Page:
by Zia Ur Rehman
Aug 10-16, 2012
Taliban militants have brought their war to the streets of Karachi, threatening key leaders of the Pashtun-dominated secular-leaning Awami National Party (ANP) and raising funds through extortions, killing those who refuse to pay.
Leaders of the Tehrik-e-Taliban Pakistan (TTP) have recently threatened to kill Pashtuns from the Mehsud tribe living in Karachi if they do not leave the ANP. The threats came from people linked with Waliur Rehman Mehsud, chief of TTP’s South Waziristan chapter, party sources said.
Karachi is Pakistan’s largest city, and about 5 million of its estimated 18 million residents are Pashtuns from Khyber Pakhtunkhwa, FATA and Balochistan. A large number of Pashtuns migrated to the city after unrest and violence in northern Pakistan since the war on terror began in 2001. After the killing of key Taliban and Al Qaeda leaders in drone attacks and military operations, a number of militants have also fled to Karachi in recent years, security experts and police officials say.
Although there are several Karachi-based militant outfits associated with Al Qaeda and Taliban consisting mainly of non-Pashtun members, militants from FATA and Khyber Pakhtunkhwa have recently been found involved in extortion and seeking protection money from Pashtun traders and transporters, and are believed to have killed a number of rival political figures.
“In the beginning, the militants from the tribal areas did not get involved in subversive activities. This was in line with a TTP policy to use Karachi only for fundraising and rest and recuperation,” said a tribal elder based in Sohrab Goth. “But now they seem to have changed their strategy.”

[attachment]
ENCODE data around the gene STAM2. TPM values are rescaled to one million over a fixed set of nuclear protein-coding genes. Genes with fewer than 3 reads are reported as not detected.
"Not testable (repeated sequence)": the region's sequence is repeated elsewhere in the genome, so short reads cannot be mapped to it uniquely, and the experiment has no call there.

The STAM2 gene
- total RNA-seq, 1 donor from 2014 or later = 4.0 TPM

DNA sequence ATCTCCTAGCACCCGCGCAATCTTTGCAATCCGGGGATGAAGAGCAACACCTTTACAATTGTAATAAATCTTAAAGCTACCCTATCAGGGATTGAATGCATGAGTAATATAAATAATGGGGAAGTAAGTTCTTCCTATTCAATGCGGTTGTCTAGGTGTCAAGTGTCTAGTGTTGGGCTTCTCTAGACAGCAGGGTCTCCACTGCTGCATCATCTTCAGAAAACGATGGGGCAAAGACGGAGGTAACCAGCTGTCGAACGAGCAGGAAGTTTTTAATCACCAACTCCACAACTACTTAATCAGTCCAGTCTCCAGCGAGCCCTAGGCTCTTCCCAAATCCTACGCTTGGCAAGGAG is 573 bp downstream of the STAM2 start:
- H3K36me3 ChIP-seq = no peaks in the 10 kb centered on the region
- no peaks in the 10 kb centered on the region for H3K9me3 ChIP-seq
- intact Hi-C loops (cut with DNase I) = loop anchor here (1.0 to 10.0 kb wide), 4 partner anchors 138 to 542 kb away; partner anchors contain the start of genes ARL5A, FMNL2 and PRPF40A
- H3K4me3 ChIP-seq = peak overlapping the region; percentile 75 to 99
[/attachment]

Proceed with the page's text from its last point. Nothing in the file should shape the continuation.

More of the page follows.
Taking advantage of the ongoing ethnic violence in the city, militants belonging to TTP’s Swat chapter killed dozens of elders and political figures of Swat who were travelling to or living in Karachi.
On June 18, Sher Ali Khan, head of the Swat Qaumi Ittehad and chairman of the Pakistan Seamen’s Union, was killed in the Frontier Colony area. His relatives blamed his death on Swati militants hiding in the city. Some of his family members, especially his nephew, former councilor Malik Riaz, were killed by the Taliban when they controlled Swat.
On January 5, Saeed Ahmed Khan, district president of ANP, was killed in an attack on his house in the Metroville area of SITE Town. Belonging to Manja village of Swat’s Kabal tehsil, he was an influential political figure in both Swat and Karachi. One of the attackers shot dead by a police constable assigned to Saeed Khan’s security was identified as Aminullah, a fugitive TTP Swat militant.
“A number of other Swati political and social figures have also been killed in the streets of Karachi by militants loyal to TTP Swat chief Maulana Fazlullah,” said Sher Shah Khan, a parliamentarian elected from Swat.
The militant group involved in the killings of pro-government elders of Swat in Karachi is mainly led by Ibn-e-Aqeel alias Khog, and Sher Muhammad alias Yaseen. Both are among the most wanted people in Swat. The task of these assassinations was assigned to them two and half years ago by TTP commander Ibn-e-Amin, of the lower Shawar area of Swat. Ibn-e-Amin – among the most dangerous militant commanders in Swat and linked with Al Qaeda – was killed in a drone attack in Tirah valley of Khyber Agency in December 2010.